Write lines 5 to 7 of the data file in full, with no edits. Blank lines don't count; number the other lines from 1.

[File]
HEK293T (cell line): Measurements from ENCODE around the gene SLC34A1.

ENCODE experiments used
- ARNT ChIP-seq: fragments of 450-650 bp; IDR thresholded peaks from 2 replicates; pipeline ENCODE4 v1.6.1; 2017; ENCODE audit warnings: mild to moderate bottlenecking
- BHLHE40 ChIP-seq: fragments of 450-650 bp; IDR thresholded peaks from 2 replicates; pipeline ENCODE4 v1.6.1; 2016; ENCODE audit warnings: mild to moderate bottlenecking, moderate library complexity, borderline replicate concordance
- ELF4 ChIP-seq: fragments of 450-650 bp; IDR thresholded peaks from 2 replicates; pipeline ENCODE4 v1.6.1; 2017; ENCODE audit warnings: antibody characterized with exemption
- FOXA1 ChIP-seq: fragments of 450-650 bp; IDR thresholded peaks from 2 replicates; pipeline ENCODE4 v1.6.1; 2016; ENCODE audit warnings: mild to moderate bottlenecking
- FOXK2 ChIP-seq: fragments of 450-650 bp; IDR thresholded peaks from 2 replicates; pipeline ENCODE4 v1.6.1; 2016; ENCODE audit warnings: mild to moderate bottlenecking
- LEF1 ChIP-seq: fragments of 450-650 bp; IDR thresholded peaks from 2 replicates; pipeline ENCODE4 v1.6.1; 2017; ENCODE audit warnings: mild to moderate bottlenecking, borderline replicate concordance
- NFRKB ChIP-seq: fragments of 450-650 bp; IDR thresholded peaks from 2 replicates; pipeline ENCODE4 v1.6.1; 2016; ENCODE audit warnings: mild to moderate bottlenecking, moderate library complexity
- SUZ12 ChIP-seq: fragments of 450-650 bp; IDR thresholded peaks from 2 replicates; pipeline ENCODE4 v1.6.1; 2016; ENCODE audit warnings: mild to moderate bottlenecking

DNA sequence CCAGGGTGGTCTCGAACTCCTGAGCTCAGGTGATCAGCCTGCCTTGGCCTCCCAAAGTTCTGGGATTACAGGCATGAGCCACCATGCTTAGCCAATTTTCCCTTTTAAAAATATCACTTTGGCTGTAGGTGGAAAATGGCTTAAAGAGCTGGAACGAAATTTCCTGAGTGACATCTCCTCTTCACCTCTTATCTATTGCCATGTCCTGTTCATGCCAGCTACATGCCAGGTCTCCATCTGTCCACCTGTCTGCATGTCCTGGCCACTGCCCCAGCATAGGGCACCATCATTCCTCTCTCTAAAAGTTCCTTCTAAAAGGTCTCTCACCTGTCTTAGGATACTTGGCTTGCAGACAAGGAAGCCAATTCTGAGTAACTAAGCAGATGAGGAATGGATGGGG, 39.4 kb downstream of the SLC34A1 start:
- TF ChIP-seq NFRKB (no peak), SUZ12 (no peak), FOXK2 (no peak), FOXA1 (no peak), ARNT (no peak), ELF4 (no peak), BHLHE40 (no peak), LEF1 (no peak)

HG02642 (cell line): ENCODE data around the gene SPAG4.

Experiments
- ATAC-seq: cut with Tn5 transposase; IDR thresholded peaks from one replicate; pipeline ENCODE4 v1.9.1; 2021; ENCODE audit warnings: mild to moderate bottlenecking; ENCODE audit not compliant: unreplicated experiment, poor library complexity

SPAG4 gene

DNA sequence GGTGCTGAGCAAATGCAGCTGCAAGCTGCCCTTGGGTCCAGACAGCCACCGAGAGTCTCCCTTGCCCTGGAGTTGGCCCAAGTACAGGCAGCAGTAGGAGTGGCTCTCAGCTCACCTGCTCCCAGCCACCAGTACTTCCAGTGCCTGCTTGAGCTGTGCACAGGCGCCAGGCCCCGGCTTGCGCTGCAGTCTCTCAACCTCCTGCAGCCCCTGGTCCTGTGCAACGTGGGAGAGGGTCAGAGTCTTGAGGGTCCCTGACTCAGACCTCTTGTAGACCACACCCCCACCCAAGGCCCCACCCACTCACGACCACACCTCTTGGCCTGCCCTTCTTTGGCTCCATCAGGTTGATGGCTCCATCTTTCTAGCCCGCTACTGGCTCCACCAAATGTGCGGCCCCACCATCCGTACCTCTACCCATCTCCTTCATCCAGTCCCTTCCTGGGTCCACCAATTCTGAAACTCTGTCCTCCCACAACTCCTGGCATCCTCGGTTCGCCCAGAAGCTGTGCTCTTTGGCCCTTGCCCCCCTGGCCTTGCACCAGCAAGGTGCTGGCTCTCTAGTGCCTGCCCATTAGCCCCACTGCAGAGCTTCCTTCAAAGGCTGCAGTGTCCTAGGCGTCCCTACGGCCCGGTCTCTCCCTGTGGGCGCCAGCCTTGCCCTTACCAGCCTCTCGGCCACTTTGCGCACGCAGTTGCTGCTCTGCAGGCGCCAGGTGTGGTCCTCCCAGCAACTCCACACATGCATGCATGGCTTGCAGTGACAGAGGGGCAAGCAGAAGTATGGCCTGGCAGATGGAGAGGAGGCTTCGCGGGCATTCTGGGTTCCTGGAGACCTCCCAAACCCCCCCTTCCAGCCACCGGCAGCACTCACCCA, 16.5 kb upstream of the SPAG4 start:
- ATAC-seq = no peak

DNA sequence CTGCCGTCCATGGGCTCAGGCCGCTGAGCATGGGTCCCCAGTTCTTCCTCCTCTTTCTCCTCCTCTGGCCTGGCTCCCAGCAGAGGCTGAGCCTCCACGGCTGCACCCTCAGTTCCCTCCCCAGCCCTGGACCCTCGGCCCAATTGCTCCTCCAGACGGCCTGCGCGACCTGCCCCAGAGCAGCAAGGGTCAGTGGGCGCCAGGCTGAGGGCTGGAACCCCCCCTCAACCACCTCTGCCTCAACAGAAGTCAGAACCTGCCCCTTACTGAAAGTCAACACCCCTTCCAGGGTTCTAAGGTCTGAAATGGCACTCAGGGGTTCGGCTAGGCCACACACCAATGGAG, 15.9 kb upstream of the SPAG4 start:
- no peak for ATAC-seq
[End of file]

- ELF4 ChIP-seq: fragments of 450-650 bp; IDR thresholded peaks from 2 replicates; pipeline ENCODE4 v1.6.1; 2017; ENCODE audit warnings: antibody characterized with exemption
- FOXA1 ChIP-seq: fragments of 450-650 bp; IDR thresholded peaks from 2 replicates; pipeline ENCODE4 v1.6.1; 2016; ENCODE audit warnings: mild to moderate bottlenecking
- FOXK2 ChIP-seq: fragments of 450-650 bp; IDR thresholded peaks from 2 replicates; pipeline ENCODE4 v1.6.1; 2016; ENCODE audit warnings: mild to moderate bottlenecking